NPR's Norris Wonders if U.S. Can 'Afford' a Job-Creating Tax Holiday
NPR's Michele Norris expressed the liberal skepticism of any tax
incentive to spur job growth on Tuesday's All Things Considered during
an interview of Intel CEO Paul Otellini. Otellini proposed a tax holiday
for any company that built a new factory in the U.S. Norris replied: "Can this country afford that right now?"
The host asked the CEO about job creation near the end of her interview. She began with a left-of-center premise: "What can the government do to create jobs or can the government create jobs?" Otellini offered a free market solution:
OTELLINI: Well, I mean, the most important thing that the government can do to create jobs is get out of the way, right? Make sure that the regulations for building new factories are easy to get. You can get a new permitting process. The second thing you can do is start attracting human capital....And the third thing is now a new investment capital, and one of the ideas, you know, that I happen to like is anyone that wants to build a new factory in this country, whether it's an American firm or a foreign firm, why don't we give them a five-year tax holiday? It doesn't cost anything, right? You're just deferring the tax revenues that you would ordinarily get. But, meanwhile, you get a factory and you get jobs, and the present value of that, when you look at a factory kind of environment is very, very lucrative. You say, this makes sense now to put a factory here and everybody wins.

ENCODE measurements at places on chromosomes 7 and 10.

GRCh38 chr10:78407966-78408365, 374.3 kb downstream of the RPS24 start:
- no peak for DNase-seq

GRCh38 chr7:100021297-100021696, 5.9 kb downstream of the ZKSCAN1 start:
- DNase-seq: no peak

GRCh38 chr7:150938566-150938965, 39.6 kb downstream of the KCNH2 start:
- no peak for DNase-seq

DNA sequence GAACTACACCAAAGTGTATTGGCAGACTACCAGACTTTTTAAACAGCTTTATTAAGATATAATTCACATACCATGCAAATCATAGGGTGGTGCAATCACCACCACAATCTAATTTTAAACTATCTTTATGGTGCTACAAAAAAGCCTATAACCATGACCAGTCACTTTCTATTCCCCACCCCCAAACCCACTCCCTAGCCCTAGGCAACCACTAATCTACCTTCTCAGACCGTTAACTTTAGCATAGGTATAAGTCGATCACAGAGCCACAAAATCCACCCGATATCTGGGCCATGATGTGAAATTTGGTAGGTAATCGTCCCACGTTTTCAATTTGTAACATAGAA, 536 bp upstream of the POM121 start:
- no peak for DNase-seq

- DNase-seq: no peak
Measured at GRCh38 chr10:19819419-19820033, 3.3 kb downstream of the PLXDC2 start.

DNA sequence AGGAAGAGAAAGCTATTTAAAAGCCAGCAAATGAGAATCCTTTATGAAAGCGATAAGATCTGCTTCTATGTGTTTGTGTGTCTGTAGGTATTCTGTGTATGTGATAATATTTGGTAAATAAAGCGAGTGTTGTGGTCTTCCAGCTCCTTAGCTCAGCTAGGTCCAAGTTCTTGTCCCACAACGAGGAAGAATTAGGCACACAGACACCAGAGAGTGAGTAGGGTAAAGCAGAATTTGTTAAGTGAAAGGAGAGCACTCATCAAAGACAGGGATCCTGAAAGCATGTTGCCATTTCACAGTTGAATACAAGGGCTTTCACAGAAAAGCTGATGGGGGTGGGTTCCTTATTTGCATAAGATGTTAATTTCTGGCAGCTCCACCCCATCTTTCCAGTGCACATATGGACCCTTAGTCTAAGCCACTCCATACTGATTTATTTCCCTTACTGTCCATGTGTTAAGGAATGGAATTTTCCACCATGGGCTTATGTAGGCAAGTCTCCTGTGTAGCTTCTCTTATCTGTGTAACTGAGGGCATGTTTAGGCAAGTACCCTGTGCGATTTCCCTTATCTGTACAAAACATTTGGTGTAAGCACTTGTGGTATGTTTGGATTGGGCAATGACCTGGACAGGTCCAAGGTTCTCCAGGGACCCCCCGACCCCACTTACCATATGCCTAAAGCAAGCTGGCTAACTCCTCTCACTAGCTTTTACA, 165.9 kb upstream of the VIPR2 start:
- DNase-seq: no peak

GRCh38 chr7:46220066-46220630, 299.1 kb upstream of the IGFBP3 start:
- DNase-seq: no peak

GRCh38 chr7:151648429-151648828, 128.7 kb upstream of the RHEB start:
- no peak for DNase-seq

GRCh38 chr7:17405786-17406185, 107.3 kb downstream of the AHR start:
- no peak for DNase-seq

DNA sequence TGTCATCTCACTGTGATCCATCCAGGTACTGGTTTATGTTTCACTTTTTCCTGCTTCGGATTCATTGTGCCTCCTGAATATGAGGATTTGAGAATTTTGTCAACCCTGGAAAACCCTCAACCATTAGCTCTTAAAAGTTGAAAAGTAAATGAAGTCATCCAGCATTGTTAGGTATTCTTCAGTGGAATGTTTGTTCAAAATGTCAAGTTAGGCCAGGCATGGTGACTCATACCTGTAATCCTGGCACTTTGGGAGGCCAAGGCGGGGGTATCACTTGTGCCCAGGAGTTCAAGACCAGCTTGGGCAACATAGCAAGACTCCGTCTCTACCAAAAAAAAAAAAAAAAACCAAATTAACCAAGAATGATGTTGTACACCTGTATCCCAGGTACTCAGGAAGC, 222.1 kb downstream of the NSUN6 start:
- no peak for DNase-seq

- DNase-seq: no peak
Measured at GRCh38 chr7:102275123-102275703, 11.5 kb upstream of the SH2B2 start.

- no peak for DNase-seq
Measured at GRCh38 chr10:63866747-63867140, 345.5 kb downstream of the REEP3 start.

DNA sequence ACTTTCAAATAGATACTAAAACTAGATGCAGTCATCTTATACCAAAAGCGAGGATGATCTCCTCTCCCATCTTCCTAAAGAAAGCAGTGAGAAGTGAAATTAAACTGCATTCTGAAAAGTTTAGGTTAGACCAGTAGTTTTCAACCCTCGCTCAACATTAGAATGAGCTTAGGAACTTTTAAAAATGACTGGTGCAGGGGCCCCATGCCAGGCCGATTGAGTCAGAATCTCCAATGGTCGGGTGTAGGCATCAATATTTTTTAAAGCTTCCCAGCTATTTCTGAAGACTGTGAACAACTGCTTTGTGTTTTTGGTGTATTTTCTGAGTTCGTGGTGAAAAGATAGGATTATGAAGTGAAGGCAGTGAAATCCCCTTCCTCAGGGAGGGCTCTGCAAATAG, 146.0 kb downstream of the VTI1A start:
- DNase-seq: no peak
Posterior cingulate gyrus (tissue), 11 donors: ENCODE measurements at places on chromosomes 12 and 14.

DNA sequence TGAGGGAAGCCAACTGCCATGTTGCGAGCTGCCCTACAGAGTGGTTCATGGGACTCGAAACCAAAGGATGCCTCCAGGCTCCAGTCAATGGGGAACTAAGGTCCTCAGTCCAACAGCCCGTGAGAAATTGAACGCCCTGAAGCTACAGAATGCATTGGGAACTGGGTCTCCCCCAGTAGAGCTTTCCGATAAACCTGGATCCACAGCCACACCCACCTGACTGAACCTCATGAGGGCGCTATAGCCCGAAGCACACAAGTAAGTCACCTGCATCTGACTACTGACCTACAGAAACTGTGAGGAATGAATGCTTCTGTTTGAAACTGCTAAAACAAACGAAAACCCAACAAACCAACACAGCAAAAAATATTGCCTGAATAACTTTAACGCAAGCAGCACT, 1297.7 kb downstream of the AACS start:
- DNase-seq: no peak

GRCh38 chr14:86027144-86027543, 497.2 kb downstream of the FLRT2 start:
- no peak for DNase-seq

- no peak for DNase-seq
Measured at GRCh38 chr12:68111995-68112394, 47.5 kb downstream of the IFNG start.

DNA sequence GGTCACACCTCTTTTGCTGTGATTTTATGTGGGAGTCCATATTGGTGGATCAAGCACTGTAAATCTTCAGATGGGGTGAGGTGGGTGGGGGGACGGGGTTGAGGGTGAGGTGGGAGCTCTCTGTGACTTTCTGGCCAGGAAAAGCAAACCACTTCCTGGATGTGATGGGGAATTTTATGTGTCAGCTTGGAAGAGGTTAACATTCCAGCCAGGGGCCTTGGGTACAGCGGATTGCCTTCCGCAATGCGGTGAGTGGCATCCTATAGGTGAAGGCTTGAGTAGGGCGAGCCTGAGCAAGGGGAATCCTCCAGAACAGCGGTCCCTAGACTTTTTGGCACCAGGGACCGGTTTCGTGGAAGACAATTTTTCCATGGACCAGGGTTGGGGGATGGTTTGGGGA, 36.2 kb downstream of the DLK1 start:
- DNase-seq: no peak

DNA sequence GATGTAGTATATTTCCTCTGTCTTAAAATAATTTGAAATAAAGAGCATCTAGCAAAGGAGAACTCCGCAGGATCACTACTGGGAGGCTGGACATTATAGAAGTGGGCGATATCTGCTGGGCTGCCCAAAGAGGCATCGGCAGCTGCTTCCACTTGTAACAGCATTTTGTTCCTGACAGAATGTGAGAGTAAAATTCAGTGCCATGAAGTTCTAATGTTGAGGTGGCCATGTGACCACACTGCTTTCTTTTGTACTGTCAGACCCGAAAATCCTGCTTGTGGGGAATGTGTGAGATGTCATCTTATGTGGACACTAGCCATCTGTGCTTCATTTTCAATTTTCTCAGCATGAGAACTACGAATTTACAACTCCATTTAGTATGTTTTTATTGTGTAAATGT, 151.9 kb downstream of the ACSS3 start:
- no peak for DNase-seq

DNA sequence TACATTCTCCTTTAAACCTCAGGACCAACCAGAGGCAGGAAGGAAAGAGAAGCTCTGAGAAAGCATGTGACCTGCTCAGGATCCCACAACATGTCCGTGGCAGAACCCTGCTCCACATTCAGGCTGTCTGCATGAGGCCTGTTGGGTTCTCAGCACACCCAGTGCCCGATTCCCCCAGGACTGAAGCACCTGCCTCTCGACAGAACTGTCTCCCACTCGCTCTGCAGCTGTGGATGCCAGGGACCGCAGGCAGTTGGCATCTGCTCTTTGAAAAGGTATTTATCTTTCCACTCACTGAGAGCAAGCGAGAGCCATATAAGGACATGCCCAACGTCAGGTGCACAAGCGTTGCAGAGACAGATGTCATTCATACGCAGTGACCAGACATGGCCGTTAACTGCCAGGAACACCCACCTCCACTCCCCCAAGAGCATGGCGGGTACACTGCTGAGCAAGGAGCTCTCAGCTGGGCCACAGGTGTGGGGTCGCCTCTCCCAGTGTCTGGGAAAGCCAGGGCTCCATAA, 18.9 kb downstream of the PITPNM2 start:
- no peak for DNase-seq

Norris then offered her liberal question about being able to "afford" a
tax holiday and continued her skepticism after Otellini gave a further
NORRIS: Can this country afford that right now?
OTELLINI: Well, it doesn't cost anything, right? Right now, you're not getting the investment, you know, and you're not getting the incremental tax revenue. Here you get the investment and you'll get the tax revenue-
OTELLINI: Five years out.
If Otellini wanted to zing Norris, he could have asked her if the U.S. can afford to continue funding NPR's liberal bias.